"Growth in New Disabled-Worker Entitlements, 1970–2008"
Social Security Bulletin 73(4): 25-48, 2013
DAVID PATTISON, Government of the United States of America - Social Security Administration
HILARY WALDRON, U.S. Social Security Administration
In this article, we analyze the growth in new disabled-worker entitlements from 1970 through 2008. The number of newly entitled workers has increased along with the working-age population because more women worked and became insured for disability, and the baby boom generation moved into disability-prone ages. We decompose this incidence growth into the part attributable to those factors and a residual part attributable to factors like program changes or business cycle fluctuations.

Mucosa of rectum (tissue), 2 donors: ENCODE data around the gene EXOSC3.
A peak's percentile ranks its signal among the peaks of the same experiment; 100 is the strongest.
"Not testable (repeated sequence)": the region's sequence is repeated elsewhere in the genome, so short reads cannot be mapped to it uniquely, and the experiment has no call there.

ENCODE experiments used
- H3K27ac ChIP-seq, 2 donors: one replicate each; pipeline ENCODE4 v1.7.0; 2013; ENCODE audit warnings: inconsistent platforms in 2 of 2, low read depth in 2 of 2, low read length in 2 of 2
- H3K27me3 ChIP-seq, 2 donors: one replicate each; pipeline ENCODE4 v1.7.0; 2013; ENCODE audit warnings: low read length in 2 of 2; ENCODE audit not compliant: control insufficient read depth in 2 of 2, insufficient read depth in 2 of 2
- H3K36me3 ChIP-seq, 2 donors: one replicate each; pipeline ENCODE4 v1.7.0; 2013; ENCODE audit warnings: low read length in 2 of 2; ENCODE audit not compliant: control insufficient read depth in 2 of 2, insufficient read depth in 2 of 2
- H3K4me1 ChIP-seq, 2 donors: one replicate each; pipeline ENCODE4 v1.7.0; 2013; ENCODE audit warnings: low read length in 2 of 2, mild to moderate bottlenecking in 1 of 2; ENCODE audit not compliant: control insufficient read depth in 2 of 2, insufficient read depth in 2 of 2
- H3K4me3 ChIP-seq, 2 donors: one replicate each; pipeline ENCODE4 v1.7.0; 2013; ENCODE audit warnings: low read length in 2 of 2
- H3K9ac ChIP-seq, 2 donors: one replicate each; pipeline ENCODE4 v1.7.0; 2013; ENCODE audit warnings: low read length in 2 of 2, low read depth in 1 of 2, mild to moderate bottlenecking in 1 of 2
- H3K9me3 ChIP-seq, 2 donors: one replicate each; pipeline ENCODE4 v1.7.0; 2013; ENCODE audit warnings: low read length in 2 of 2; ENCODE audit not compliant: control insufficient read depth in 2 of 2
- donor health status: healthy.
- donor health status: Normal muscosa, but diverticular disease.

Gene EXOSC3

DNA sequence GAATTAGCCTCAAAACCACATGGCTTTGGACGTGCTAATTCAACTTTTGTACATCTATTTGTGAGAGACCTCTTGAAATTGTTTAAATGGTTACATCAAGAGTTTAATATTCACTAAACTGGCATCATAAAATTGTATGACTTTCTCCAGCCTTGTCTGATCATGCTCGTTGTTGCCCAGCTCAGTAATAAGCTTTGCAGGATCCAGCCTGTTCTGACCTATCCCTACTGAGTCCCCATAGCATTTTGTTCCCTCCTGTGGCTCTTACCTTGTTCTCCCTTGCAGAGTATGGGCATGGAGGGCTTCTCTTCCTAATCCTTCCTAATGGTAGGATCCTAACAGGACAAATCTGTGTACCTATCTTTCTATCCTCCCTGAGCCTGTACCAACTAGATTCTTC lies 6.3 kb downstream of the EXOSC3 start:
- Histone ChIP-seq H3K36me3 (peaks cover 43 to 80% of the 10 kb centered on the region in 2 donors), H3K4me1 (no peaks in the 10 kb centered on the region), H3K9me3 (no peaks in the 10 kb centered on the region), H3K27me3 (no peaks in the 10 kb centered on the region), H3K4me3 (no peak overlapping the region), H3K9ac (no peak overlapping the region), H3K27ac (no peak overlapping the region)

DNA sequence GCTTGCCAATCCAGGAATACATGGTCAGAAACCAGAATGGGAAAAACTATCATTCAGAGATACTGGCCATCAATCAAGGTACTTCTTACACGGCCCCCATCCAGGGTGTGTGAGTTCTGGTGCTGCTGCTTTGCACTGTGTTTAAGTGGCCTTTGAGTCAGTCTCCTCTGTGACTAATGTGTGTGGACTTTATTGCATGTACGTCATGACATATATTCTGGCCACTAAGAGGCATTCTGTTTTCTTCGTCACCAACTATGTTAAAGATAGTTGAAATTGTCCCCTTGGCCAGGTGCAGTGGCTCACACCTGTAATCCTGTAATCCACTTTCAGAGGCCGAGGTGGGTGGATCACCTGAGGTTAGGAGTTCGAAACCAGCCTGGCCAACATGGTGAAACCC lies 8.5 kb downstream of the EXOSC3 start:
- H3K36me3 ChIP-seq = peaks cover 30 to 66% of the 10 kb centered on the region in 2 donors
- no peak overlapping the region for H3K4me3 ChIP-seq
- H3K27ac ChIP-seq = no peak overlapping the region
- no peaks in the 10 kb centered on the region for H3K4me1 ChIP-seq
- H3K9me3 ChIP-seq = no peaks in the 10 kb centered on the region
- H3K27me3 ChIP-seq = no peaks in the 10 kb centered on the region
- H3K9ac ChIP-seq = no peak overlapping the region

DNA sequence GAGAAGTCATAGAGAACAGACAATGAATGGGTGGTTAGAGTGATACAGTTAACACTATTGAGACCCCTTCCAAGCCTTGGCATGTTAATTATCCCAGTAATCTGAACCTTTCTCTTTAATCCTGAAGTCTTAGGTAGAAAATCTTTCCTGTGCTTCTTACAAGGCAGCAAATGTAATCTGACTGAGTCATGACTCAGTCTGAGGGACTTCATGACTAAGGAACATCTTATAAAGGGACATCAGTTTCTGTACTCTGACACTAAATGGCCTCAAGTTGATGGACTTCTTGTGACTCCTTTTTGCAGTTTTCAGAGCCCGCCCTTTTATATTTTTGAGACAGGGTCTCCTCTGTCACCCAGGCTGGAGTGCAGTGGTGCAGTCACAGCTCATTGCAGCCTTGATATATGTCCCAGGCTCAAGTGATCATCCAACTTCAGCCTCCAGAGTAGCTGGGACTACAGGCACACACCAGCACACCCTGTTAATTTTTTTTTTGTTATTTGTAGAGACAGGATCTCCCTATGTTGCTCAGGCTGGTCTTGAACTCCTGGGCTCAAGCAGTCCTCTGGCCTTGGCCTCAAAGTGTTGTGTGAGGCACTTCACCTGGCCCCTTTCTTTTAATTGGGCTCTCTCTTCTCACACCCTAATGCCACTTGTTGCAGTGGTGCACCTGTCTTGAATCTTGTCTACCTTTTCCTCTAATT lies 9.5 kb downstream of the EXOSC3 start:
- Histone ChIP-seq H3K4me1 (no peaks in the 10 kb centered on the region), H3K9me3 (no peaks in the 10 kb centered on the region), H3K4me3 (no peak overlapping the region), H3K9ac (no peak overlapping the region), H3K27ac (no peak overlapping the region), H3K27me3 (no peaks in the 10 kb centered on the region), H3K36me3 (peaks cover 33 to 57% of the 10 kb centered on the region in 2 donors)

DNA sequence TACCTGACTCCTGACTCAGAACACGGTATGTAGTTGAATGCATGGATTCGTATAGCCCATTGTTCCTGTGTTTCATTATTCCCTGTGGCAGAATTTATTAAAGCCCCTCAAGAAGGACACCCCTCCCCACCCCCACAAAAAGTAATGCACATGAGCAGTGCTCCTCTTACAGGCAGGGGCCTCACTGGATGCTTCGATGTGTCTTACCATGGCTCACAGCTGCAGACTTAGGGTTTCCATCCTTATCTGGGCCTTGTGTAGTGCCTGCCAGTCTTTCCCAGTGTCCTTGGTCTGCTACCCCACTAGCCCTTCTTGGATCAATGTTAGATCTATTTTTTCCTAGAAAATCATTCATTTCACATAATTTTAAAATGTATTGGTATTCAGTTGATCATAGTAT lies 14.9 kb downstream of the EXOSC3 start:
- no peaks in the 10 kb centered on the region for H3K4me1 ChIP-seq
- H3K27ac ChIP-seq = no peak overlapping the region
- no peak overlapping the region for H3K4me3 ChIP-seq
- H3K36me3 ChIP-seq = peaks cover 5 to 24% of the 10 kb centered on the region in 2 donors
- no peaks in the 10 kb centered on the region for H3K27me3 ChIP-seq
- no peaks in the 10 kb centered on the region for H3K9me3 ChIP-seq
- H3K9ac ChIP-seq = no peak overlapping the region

We find that the three factors — (1) population growth, (2) growth in the proportion of women insured for disability, and (3) movement of the large baby boom generation into disability-prone ages — explain 90 percent of the growth in new disabled-worker entitlements over the 36-year subperiod (1972–2008) and 94 percent of the growth over the second half of that period (1990–2008). Comparing the earlier period to the later, a seeming speedup in disability incidence in 1990–2008 relative to 1972–1990 disappears once we account for the changing demographic structure.